We sequenced mutation hotspots in fibroblast growth factor receptor genes (FGFR1, FGFR2, FGFR3) in 30 spermatocytic seminomas (Supplementary Table 2 online) and found the identical 1948A>G transition in FGFR3 (encoding K650E) in two different tumors (Supplementary Fig. 1a). In both cases, histopathologically normal testis adjacent to the tumor was negative for the mutation. This mutation has previously been identified in the germline heterozygous state in the neonatally lethal skeletal disorder thanatophoric dysplasia type II (TDII, MIM187601)6, and as a somatic mutation in bladder tumors7,8, seborrheic keratoses34, and multiple myeloma35 (Supplementary Table 3 online). The FGFR3 K650E substitution is strongly activating, allowing constitutive autophosphorylation of the intracellular tyrosine kinase domain in the absence of ligand (Supplementary Note online)36,37. A paternal age effect in thanatophoric dysplasia was described previously, but genetic studies were not undertaken38,39.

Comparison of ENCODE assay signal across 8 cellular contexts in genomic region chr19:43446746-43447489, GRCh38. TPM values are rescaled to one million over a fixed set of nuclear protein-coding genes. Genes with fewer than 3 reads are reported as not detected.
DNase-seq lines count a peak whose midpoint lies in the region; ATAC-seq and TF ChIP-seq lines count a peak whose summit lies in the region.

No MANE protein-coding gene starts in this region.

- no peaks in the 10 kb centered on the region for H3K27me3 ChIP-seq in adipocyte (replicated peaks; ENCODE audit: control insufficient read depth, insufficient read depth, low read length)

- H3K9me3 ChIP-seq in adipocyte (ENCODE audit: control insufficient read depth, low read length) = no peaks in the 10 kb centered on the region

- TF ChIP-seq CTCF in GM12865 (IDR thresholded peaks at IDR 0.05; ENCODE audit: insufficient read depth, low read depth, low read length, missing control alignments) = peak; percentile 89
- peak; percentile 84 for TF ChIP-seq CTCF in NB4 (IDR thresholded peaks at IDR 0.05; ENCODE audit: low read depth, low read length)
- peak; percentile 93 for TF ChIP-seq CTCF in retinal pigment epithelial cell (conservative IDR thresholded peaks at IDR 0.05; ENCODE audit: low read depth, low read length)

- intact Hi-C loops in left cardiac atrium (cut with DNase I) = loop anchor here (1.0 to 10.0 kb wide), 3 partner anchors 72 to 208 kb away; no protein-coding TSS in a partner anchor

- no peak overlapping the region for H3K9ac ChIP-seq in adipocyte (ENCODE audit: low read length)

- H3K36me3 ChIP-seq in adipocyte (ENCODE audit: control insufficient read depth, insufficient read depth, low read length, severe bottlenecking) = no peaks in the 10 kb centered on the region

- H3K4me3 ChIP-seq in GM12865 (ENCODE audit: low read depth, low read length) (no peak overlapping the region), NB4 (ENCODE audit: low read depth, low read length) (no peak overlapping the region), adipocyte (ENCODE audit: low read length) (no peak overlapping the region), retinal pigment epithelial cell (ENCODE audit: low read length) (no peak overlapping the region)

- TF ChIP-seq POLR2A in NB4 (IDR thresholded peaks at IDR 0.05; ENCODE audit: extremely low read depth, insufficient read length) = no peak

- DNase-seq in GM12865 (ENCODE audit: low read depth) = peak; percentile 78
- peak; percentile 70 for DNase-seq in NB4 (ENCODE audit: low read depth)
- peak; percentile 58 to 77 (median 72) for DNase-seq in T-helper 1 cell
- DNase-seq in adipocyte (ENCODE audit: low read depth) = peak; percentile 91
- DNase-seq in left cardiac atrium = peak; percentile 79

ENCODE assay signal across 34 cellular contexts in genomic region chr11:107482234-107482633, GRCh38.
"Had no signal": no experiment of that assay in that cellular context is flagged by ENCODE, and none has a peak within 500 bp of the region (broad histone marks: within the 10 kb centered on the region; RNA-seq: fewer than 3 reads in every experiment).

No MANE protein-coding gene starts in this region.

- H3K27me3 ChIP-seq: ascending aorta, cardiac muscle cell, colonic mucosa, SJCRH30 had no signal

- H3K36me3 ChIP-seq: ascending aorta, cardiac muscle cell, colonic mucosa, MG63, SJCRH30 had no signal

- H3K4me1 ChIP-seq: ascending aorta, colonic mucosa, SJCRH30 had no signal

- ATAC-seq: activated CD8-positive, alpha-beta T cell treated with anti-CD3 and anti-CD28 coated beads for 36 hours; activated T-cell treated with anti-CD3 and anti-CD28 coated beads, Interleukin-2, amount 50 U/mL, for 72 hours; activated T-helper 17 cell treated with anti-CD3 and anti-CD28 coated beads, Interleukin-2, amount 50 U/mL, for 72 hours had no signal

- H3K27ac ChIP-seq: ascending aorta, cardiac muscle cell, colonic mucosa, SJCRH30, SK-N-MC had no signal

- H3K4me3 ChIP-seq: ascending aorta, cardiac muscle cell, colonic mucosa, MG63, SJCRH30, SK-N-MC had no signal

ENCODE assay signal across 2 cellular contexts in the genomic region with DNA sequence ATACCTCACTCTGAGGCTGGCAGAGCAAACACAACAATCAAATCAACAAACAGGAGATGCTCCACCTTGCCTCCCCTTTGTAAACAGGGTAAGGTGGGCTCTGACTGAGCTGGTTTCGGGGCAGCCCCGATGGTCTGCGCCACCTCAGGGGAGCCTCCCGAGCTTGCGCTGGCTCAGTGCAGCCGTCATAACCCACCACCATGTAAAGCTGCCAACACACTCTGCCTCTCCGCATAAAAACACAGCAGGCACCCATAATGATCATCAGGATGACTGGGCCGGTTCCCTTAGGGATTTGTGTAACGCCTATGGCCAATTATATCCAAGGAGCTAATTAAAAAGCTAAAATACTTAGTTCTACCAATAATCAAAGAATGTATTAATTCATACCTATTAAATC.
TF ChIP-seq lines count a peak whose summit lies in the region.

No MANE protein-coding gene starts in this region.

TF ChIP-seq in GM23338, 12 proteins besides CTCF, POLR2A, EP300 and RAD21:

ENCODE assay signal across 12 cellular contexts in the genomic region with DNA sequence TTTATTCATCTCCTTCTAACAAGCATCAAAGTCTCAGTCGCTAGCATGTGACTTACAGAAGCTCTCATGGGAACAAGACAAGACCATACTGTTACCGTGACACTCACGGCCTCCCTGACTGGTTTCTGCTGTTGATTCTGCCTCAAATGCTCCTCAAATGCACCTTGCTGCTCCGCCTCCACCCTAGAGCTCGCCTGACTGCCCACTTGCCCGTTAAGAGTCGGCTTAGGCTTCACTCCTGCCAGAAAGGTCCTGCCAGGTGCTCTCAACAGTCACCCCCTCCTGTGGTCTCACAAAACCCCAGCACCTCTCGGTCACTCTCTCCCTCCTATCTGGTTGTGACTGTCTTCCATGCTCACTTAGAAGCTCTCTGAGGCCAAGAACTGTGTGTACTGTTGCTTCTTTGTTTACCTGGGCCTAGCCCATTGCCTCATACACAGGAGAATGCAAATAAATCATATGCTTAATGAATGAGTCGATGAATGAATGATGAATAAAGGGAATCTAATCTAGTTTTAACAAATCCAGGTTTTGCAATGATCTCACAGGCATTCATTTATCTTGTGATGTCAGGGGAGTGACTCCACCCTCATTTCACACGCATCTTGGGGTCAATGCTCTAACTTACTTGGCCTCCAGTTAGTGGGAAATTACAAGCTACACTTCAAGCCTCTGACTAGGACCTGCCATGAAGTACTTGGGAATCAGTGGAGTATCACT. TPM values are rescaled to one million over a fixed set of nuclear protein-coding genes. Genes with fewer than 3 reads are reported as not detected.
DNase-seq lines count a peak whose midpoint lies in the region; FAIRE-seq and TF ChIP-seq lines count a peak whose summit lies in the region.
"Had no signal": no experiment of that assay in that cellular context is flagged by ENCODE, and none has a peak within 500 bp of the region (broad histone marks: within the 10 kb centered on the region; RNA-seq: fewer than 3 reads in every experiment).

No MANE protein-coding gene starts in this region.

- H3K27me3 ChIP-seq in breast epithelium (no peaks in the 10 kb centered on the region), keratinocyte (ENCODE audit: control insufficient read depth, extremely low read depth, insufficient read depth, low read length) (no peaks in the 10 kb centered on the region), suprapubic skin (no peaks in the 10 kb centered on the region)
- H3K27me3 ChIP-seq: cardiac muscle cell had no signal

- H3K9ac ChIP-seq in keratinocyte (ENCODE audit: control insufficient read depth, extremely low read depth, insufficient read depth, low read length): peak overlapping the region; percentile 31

Based on the birth prevalence of thanatophoric dysplasia (which is caused by several different FGFR3 mutations)6,27 of 2.4 × 10−5 (refs. 38,39) and by analogy with other FGFR2 and FGFR3 mutations21-28, we expected the 1948A>G mutation to be present at average levels of ~10−5 in sperm. Since five other point mutations of the FGFR3 K650 codon (AAG) have been described in germline congenital disorders36,40,41 and three of these also as somatic mutations in tumors8,34,35,42 (Fig. 1a, Supplementary Table 3), we aimed to quantify all 9 possible substitutions at FGFR3 codon 650. We divided each DNA sample into 3 aliquots, 2 of which were spiked with different amounts of diluted genomic DNA heterozygous for the FGFR3 1948A>C substitution, to provide an internal standard for absolute quantification of mutation levels. Samples were digested with BpiI (recognition sequence GAAGAC), to enrich equally for all FGFR3 K650 codon substitutions. During subsequent PCR amplification we used primers containing unique 4-nucleotide tags to identify each sample, then all products for a given spike level were pooled to construct 3 independent libraries for massively parallel sequencing (Fig. 1b).